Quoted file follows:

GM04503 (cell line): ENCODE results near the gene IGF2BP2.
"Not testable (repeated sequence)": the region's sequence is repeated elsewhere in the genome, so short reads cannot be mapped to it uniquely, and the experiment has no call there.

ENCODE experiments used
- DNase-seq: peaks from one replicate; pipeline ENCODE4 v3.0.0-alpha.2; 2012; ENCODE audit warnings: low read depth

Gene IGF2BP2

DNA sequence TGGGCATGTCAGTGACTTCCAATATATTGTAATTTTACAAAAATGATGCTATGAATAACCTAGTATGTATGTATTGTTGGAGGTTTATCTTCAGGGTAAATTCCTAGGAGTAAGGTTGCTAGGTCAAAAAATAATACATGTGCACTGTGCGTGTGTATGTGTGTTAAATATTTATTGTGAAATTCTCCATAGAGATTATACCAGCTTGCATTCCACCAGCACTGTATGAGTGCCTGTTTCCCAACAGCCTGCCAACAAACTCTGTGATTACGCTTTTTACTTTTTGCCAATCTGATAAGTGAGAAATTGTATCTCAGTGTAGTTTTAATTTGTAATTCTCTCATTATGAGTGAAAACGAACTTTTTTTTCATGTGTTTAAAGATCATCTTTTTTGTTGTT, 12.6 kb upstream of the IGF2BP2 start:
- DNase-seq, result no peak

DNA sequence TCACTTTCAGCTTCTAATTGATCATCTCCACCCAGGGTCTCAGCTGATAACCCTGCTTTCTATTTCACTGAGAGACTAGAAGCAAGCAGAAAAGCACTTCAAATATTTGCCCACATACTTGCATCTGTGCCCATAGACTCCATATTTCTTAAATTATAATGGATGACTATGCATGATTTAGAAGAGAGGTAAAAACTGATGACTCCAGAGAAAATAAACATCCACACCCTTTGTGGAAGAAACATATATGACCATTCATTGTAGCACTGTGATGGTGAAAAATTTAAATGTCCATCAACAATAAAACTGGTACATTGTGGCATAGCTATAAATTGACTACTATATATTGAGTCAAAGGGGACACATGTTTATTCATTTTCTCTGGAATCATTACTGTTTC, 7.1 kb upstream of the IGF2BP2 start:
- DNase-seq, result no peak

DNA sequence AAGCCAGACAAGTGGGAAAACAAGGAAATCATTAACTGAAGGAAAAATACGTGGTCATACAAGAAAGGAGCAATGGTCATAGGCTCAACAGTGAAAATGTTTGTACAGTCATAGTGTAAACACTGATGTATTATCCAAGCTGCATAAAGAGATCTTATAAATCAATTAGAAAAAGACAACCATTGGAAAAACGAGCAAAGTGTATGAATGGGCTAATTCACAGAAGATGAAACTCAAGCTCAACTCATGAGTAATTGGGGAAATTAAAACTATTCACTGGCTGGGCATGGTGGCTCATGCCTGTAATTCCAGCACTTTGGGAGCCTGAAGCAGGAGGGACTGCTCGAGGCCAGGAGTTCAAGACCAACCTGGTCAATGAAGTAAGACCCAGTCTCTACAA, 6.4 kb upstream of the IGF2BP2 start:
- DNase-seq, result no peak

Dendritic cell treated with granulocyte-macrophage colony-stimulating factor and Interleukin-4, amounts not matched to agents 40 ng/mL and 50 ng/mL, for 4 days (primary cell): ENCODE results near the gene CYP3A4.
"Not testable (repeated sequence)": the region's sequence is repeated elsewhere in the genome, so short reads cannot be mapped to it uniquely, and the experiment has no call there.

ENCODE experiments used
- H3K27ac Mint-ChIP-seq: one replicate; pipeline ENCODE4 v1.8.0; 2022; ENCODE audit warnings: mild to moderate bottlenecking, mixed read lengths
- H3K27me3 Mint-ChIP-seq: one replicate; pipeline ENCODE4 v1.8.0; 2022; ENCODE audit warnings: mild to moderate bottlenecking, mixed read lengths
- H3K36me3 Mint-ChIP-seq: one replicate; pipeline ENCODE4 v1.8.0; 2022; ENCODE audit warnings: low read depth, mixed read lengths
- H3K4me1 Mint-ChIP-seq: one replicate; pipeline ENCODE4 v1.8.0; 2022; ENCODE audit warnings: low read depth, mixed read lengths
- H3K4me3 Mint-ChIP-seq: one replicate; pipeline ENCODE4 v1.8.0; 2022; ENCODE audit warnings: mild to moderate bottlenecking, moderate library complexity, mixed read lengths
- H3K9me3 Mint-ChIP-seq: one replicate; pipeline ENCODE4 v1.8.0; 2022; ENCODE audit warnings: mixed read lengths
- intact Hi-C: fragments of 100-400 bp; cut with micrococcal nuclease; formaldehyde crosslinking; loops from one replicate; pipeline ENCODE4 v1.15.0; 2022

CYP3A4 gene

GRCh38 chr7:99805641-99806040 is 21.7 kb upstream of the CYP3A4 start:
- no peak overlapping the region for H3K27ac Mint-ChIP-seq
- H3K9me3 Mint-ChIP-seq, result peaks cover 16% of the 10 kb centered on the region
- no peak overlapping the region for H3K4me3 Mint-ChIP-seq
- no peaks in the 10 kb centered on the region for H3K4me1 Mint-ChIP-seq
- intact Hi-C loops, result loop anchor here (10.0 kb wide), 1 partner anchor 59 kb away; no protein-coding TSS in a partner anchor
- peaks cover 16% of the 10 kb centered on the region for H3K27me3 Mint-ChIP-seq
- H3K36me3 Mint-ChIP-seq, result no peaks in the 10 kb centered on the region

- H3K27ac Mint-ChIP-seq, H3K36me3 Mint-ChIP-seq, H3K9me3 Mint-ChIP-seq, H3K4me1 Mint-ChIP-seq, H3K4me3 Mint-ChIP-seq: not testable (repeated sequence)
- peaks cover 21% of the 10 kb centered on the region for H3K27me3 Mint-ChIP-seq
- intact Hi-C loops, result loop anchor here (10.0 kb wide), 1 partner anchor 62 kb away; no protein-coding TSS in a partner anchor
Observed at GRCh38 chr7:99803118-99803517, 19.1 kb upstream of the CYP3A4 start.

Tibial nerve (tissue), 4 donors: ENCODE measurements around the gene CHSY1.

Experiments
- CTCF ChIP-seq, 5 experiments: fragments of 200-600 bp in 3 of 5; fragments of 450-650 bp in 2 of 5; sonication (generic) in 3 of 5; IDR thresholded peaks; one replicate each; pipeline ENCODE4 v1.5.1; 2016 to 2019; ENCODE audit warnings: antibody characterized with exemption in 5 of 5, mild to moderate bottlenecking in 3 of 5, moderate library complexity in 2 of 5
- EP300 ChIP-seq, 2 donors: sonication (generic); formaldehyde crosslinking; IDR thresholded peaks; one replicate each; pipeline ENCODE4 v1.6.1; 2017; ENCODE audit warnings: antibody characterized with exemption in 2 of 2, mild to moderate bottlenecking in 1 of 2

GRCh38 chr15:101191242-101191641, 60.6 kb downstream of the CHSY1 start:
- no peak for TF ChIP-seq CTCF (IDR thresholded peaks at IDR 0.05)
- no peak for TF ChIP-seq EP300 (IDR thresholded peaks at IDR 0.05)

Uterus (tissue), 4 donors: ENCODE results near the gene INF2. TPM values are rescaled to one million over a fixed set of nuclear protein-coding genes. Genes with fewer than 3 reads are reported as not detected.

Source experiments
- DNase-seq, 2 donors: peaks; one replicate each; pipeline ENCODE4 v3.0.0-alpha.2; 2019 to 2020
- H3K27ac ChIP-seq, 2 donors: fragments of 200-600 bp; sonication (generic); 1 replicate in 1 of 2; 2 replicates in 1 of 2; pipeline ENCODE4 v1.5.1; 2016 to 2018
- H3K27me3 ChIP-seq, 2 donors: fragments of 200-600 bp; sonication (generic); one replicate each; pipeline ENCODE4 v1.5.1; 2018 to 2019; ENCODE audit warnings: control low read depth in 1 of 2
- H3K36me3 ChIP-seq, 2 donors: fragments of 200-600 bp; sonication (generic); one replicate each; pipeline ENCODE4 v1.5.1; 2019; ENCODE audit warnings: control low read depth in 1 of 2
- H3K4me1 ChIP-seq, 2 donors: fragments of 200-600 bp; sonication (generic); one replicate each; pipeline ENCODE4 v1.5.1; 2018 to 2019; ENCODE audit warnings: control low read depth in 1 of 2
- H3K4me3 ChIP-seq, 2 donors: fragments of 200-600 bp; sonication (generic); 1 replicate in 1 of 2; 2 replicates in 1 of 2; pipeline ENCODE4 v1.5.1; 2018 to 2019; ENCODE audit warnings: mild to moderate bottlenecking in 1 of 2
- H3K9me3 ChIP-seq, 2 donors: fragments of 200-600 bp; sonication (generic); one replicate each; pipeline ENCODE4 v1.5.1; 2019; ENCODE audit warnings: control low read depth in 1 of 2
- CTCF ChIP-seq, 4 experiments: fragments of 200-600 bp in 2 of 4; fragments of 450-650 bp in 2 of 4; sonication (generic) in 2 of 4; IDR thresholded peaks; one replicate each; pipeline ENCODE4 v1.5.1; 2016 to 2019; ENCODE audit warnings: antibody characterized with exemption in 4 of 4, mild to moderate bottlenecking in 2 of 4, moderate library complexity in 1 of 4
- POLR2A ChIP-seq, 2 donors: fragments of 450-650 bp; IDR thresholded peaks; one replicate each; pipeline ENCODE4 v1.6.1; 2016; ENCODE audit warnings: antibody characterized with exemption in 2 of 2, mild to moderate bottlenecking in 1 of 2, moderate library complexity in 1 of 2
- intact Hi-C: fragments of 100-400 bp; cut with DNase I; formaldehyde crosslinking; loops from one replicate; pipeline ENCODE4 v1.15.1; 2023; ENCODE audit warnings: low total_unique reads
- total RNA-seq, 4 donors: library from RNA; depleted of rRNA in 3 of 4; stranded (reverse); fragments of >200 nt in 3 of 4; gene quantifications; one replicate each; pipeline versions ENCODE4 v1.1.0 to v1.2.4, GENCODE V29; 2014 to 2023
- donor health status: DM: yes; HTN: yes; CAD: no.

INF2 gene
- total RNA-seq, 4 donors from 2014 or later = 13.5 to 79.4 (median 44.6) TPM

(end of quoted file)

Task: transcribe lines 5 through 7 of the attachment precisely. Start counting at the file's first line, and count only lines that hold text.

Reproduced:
Gene IGF2BP2

DNA sequence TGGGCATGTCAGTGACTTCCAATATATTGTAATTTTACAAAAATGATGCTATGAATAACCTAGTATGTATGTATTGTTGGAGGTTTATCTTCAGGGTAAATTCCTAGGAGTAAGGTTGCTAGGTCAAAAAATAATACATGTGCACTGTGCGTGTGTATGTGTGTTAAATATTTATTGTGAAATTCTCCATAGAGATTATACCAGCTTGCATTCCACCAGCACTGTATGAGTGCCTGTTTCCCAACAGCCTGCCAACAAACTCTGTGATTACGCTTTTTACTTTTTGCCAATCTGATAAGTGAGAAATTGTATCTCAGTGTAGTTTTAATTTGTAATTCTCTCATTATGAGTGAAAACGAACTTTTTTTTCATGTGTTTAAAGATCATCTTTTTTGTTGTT, 12.6 kb upstream of the IGF2BP2 start:
- DNase-seq, result no peak